Farmers markets are usually seen as places where creations are shared: market visitors come to buy the produce, crafts, and food products which have already been produced by the vendors. But as any market manager knows, farmers markets are places where creation happens. Farmers markets are like “local gardens”, small plots of land which grow and regenerate the community around them. We at Farm 2 Facts would like to present Hope and Main’s Schoolyard Market as a shining example of how farmers markets contribute to their communities.
Hope and Main (H&M) is a kitchen incubator, or a business incubator for food businesses. H&M provides facilities and training for local food startups, providing them a low-risk opportunity to develop and scale their business without taking on huge debts.
The Schoolyard Market is designed to grow local businesses. Throughout 2019, Schoolyard Market hosted 58 local businesses, 62% of them being member businesses of Hope and Main. The farmers market gathers local businesses into a single space, where community members who may not have visited all the businesses individually can experience the full local food scene in a micro-economy. Though the market helps raise awareness of all participating businesses, this benefit is crucial for starting businesses like the ones under H&M. In 2019, 24% of the participating businesses had started under a year ago. The Schoolyard Market helps new businesses get feedback on their products, which is especially important because it can be difficult for these businesses to get into traditional farmers markets and stores.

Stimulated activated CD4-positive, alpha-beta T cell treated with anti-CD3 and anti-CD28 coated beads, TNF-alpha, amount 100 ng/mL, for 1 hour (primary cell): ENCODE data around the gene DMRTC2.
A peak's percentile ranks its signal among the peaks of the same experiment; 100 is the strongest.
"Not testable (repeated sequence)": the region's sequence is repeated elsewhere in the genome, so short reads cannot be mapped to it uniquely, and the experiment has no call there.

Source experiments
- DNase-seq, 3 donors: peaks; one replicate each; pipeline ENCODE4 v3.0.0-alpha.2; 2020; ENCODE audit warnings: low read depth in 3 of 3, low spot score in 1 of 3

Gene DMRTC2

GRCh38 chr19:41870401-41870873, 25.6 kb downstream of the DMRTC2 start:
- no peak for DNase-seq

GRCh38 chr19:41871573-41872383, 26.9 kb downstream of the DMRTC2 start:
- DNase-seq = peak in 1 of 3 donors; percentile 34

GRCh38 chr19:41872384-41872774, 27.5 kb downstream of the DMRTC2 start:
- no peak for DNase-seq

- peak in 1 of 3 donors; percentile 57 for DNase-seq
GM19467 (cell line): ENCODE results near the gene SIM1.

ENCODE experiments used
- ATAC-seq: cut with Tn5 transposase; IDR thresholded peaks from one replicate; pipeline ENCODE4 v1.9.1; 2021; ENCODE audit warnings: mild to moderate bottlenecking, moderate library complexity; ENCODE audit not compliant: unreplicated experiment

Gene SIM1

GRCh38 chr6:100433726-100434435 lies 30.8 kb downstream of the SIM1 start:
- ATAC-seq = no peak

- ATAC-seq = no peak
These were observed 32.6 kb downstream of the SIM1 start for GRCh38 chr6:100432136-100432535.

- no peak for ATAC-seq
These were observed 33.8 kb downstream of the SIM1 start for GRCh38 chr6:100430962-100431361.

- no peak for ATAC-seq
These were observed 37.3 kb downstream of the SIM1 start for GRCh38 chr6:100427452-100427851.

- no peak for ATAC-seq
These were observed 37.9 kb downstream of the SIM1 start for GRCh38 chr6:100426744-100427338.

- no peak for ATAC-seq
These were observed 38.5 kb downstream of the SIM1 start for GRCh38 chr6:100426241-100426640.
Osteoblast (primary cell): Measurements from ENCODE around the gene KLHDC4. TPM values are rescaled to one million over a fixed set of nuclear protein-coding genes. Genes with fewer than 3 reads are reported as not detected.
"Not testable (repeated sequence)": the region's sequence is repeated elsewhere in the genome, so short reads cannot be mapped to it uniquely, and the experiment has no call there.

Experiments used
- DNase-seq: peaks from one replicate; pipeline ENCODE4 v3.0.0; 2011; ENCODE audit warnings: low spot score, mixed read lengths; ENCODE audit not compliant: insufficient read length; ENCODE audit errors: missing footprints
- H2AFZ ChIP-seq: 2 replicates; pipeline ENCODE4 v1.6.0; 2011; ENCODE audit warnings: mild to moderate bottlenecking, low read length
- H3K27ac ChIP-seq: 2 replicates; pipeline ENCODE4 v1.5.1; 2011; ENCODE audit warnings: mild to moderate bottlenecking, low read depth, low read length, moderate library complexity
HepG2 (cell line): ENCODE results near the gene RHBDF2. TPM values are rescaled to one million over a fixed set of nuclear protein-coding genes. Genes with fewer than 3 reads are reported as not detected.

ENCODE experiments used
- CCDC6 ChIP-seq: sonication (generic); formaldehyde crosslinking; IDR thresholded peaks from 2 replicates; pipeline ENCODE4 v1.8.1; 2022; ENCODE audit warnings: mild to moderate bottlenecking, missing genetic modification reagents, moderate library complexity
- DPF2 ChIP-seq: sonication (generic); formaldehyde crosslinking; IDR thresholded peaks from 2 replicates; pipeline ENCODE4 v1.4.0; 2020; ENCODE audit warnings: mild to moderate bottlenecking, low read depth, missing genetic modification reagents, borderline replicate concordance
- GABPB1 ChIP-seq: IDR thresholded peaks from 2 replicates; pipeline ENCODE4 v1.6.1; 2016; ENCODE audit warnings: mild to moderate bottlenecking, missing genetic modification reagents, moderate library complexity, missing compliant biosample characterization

Businesses are not the only community organizations being supported by the market. The Schoolyard Market hosted 9 community nonprofits, including Save the Bay, University of RI’s Water Quality Program, and the SNAP Outreach Project.
The growth is not taking place behind the scenes, or only through revenue figures. Compared to grocery stores, farmers markets have the unique ability to show the face of the community.
The Schoolyard Market’s support of emerging businesses leads to remarkable diversity in vendors. Over half of the participating businesses were 100% women-owned, and 41% were owned by people of color. Almost half of the businesses were owned by people under 35. At diverse markets, community members can tangibly see the new wave in food businesses, and feel inspired and comforted that their food is being provided by someone who looks like them.
Because the market is an event and not just a place to shop, farmers markets attract a variety of community members. Over 6,000 people from 30 different cities visited the Schoolyard Market throughout the season. Though the Schoolyard Market always hosts live music, this year the Market was able to book national acts through the partnership with Common Fence Music. The Schoolyard Market hosted over 26 different demos, workshops, and kids activities, including cooking classes, taste tests, and scavenger hunts. These programs offer ways to interact with sustainable and healthy eating without the expensive, inaccessible associations usually attached to it. Because over 58% of the customers at the market were low-income, SNAP-eligible community members, Schoolyard Market’s top priority was to provide accessibility. The Market also gave out 63 Free Lunches to kids, thanks to the aid of the city and state government.
In case you’d like to learn more about the accomplishments of the Schoolyard Market in 2019, we’ve attached their full report at the bottom of the page. The market was able to showcase their multi-faceted achievements by collecting data with Farm 2 Facts.
If you’d like to learn more about the unique ways that your market grows your community, please contact us at firstname.lastname@example.org!